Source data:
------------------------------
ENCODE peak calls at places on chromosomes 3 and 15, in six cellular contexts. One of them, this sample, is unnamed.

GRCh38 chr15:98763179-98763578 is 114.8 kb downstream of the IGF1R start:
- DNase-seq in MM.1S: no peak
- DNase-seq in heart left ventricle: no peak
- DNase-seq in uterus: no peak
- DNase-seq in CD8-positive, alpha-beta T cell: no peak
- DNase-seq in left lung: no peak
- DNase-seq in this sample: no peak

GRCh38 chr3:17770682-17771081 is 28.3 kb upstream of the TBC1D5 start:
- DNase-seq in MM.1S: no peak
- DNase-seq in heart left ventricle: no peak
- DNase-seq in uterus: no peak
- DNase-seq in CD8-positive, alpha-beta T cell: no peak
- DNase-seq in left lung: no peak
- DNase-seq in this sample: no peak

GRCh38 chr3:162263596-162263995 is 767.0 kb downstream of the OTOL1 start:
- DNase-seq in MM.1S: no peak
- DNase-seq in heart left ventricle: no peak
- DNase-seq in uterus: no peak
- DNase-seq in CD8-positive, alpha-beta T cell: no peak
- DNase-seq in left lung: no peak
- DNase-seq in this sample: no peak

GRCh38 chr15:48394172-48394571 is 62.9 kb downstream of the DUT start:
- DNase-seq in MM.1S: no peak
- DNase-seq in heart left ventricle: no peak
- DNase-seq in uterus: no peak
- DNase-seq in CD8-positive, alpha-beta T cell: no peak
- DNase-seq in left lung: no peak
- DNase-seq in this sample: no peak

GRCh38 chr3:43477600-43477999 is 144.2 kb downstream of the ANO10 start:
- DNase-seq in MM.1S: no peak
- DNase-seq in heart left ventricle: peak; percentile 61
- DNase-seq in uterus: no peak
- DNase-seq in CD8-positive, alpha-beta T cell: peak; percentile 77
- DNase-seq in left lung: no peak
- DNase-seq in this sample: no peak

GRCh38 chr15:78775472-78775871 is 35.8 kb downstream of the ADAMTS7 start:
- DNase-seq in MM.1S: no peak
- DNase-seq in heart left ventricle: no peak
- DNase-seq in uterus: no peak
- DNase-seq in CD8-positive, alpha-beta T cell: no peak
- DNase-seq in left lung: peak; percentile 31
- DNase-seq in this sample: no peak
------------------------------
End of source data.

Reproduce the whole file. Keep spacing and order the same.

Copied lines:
ENCODE peak calls at places on chromosomes 3 and 15, in six cellular contexts. One of them, this sample, is unnamed.

GRCh38 chr15:98763179-98763578 is 114.8 kb downstream of the IGF1R start:
- DNase-seq in MM.1S: no peak
- DNase-seq in heart left ventricle: no peak
- DNase-seq in uterus: no peak
- DNase-seq in CD8-positive, alpha-beta T cell: no peak
- DNase-seq in left lung: no peak
- DNase-seq in this sample: no peak

GRCh38 chr3:17770682-17771081 is 28.3 kb upstream of the TBC1D5 start:
- DNase-seq in MM.1S: no peak
- DNase-seq in heart left ventricle: no peak
- DNase-seq in uterus: no peak
- DNase-seq in CD8-positive, alpha-beta T cell: no peak
- DNase-seq in left lung: no peak
- DNase-seq in this sample: no peak

GRCh38 chr3:162263596-162263995 is 767.0 kb downstream of the OTOL1 start:
- DNase-seq in MM.1S: no peak
- DNase-seq in heart left ventricle: no peak
- DNase-seq in uterus: no peak
- DNase-seq in CD8-positive, alpha-beta T cell: no peak
- DNase-seq in left lung: no peak
- DNase-seq in this sample: no peak

GRCh38 chr15:48394172-48394571 is 62.9 kb downstream of the DUT start:
- DNase-seq in MM.1S: no peak
- DNase-seq in heart left ventricle: no peak
- DNase-seq in uterus: no peak
- DNase-seq in CD8-positive, alpha-beta T cell: no peak
- DNase-seq in left lung: no peak
- DNase-seq in this sample: no peak

GRCh38 chr3:43477600-43477999 is 144.2 kb downstream of the ANO10 start:
- DNase-seq in MM.1S: no peak
- DNase-seq in heart left ventricle: peak; percentile 61
- DNase-seq in uterus: no peak
- DNase-seq in CD8-positive, alpha-beta T cell: peak; percentile 77
- DNase-seq in left lung: no peak
- DNase-seq in this sample: no peak

GRCh38 chr15:78775472-78775871 is 35.8 kb downstream of the ADAMTS7 start:
- DNase-seq in MM.1S: no peak
- DNase-seq in heart left ventricle: no peak
- DNase-seq in uterus: no peak
- DNase-seq in CD8-positive, alpha-beta T cell: no peak
- DNase-seq in left lung: peak; percentile 31
- DNase-seq in this sample: no peak